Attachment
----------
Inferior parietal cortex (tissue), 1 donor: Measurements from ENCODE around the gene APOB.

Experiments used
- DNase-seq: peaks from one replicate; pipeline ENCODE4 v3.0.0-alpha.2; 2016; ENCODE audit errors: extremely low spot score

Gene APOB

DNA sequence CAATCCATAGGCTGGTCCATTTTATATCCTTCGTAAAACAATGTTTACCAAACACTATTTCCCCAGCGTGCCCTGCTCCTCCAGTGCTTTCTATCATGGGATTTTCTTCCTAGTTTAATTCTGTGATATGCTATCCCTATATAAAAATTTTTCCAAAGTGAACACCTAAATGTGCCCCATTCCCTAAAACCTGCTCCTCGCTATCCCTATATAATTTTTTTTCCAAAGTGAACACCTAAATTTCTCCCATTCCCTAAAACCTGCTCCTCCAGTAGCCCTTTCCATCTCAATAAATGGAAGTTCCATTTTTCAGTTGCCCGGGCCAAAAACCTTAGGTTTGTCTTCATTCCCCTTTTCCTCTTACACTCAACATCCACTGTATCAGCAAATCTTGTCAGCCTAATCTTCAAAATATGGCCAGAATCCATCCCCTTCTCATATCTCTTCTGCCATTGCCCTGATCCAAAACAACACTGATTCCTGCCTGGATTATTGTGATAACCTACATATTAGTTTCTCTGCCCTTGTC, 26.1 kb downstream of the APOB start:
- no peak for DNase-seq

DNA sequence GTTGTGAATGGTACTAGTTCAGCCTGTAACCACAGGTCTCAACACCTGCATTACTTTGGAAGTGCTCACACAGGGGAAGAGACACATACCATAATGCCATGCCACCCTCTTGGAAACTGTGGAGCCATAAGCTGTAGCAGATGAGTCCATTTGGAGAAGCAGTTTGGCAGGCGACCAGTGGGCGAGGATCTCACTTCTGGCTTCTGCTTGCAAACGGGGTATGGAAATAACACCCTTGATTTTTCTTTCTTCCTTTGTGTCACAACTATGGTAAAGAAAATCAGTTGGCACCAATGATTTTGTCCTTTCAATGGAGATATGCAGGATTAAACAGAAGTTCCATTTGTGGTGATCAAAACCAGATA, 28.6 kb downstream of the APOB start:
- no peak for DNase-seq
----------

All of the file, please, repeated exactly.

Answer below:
Inferior parietal cortex (tissue), 1 donor: Measurements from ENCODE around the gene APOB.

Experiments used
- DNase-seq: peaks from one replicate; pipeline ENCODE4 v3.0.0-alpha.2; 2016; ENCODE audit errors: extremely low spot score

Gene APOB

DNA sequence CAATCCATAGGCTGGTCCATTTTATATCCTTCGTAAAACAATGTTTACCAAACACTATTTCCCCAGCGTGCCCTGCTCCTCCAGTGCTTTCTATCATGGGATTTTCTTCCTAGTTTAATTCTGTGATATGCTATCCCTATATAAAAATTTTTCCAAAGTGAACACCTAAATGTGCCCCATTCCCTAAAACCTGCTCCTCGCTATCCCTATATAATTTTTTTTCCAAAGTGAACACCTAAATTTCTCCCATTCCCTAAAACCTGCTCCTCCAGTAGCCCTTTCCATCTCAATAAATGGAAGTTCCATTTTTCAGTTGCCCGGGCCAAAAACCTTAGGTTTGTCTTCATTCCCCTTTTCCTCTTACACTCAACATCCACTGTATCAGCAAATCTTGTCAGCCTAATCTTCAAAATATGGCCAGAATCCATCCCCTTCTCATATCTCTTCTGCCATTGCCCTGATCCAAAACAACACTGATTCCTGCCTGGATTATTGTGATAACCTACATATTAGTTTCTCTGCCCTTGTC, 26.1 kb downstream of the APOB start:
- no peak for DNase-seq

DNA sequence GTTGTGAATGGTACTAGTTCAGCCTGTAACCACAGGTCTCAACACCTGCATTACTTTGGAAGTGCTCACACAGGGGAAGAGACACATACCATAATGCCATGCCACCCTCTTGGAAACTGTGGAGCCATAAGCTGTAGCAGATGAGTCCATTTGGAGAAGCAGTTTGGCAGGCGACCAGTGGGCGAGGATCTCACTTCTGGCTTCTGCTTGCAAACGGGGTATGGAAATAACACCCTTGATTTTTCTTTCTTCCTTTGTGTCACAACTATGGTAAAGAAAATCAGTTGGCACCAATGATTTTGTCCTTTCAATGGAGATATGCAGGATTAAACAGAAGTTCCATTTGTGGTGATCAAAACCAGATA, 28.6 kb downstream of the APOB start:
- no peak for DNase-seq